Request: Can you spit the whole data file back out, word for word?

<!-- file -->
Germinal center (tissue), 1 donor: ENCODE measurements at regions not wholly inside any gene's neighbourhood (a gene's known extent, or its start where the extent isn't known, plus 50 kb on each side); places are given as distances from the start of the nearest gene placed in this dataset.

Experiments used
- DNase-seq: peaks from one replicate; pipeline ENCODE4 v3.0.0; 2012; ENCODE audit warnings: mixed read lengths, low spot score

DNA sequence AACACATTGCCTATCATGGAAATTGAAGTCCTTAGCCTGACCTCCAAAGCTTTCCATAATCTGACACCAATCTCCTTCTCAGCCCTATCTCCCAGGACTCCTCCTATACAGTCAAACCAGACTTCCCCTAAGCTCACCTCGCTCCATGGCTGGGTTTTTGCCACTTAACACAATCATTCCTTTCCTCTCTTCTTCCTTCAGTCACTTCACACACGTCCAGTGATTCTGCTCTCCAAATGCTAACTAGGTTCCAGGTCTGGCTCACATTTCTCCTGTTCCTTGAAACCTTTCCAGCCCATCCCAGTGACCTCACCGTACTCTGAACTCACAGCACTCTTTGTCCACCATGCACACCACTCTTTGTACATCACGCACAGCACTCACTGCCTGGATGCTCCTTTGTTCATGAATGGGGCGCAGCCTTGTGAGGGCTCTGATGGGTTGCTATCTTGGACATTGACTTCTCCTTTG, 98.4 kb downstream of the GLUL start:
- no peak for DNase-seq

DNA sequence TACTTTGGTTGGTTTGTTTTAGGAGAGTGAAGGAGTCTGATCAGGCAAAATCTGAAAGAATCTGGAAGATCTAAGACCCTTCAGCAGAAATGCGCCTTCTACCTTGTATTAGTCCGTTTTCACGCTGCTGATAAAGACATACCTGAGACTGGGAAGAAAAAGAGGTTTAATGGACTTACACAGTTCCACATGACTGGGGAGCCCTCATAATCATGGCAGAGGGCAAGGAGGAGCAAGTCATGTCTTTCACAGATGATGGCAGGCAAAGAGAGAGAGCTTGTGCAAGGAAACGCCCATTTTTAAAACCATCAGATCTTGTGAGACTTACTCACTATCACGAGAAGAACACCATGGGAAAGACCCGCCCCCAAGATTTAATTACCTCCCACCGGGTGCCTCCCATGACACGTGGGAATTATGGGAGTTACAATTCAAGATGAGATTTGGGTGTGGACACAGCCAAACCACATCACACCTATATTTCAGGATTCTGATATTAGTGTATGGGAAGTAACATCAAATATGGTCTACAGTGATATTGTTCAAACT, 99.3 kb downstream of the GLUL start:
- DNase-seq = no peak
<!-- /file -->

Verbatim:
Germinal center (tissue), 1 donor: ENCODE measurements at regions not wholly inside any gene's neighbourhood (a gene's known extent, or its start where the extent isn't known, plus 50 kb on each side); places are given as distances from the start of the nearest gene placed in this dataset.

Experiments used
- DNase-seq: peaks from one replicate; pipeline ENCODE4 v3.0.0; 2012; ENCODE audit warnings: mixed read lengths, low spot score

DNA sequence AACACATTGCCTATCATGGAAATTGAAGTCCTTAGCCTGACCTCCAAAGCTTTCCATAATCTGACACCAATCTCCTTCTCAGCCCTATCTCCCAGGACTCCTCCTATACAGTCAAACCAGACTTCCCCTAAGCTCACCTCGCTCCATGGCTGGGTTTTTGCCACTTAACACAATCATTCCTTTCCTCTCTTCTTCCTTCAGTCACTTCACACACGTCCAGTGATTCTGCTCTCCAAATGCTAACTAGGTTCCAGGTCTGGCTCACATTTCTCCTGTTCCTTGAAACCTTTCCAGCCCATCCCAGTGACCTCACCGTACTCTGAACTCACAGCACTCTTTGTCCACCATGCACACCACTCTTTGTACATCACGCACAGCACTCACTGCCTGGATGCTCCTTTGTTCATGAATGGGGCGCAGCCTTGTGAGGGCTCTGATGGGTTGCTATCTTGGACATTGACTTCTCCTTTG, 98.4 kb downstream of the GLUL start:
- no peak for DNase-seq

DNA sequence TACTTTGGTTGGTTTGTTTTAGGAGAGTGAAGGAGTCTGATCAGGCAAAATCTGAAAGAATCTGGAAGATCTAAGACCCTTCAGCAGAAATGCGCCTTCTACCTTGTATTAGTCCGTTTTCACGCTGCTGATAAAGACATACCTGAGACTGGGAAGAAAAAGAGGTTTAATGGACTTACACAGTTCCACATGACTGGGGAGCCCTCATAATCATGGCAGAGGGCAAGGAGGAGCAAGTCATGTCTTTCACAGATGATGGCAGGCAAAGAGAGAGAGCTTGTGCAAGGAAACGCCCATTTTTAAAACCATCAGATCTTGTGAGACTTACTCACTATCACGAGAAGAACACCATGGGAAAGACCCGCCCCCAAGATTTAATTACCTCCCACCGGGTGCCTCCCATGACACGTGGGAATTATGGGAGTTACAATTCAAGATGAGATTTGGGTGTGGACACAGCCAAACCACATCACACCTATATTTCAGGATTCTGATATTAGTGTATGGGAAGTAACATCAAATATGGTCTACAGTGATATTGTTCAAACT, 99.3 kb downstream of the GLUL start:
- DNase-seq = no peak